An almost forgotten story - The Clinton 12
Twelve bronzed statues on the top of a hill overlooking the small town of Clinton, TN provide a glimpse into a groundbreaking event that happened more than 60-years ago. In August of 1956, one year before events in Little Rock, AR caught the attention of the nation, the 12 people represented in these statues were the first to integrate a public high school in the South.
The courage and conviction of the Clinton 12, as they are known, had to attend high school about 30 miles away in Knoxville before the Brown vs. Board of Education decision. Following the court order of the time, local officials worked to integrate Clinton High School, which was just a short walk down the hill from the Green McAdoo School where most of the Clinton 12 had attended elementary school.
The integration of Clinton High School appeared to be going smoothly until a man named John Kasper came to town to stir up trouble. His racist rhetoric turned this sleepy little town into a hot bed for civil unrest that eventually led to National Guard tanks making their way across the “big green bridge” and down Main Street to help keep the peace. Eventually things settled down and the story of the Clinton 12 faded out of the spotlight and was overshadowed by other events in the Civil Rights movement. That all changed in 2006 when a documentary about the Clinton 12 debuted and the Green McAdoo Cultural Center opened its doors.
Today, as you walk into the museum inside the center, rows of desks sit in front of a screen where your journey through this small museum begins. Just take a seat and try and think about what it would have been like to be in the classroom there, knowing you would eventually have to leave your community to get your high school education.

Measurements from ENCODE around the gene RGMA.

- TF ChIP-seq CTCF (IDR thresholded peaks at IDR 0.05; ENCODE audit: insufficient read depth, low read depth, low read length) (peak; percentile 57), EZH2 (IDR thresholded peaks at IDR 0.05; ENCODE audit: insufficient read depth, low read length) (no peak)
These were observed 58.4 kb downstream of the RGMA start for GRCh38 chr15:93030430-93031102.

From this classroom setting, exhibits through the doors help you learn more about the ways white supremacists like John Kasper spread their message and what a local Baptist Minister and Football Team Captain did to counteract those actions and bring civility back to Clinton.
At the back of the main room, you see a picture stretched out across the wall that shows a picture of Clinton High School at the time when the Clinton 12 first arrived at the school. As you get closer, the picture changes to a bombed out school, a stark reminder of how the hatred in Clinton turned to violence. Luckily, the bombing happened at night and no one was hurt, but it struck at the heart of Clinton and left the town without a High School until a new one was built.
Admission to the Green McAdoo Cultural Center Museum is free. Check the center’s website for more information on hours and for more on each one of the Clinton 12. Even if the museum isn’t open, take time to check out the bronzed statues outside and enjoy the view of Clinton. Recently, the Green McAdoo Cultural Center Museum became part of the Tennessee State Museum system and is also a stop on the new U.S. Civil Rights Trail.
One of the Clinton 12 is Jo Ann Boyce. Her grandson, Cameron Boyce is a well known actor on the Disney Channel which made a special video a few years ago that aired during Black History Monty. It features actor Cameron Boyce telling the story of his grandmother, JoAnn Boyce, who was one of the Clinton 12.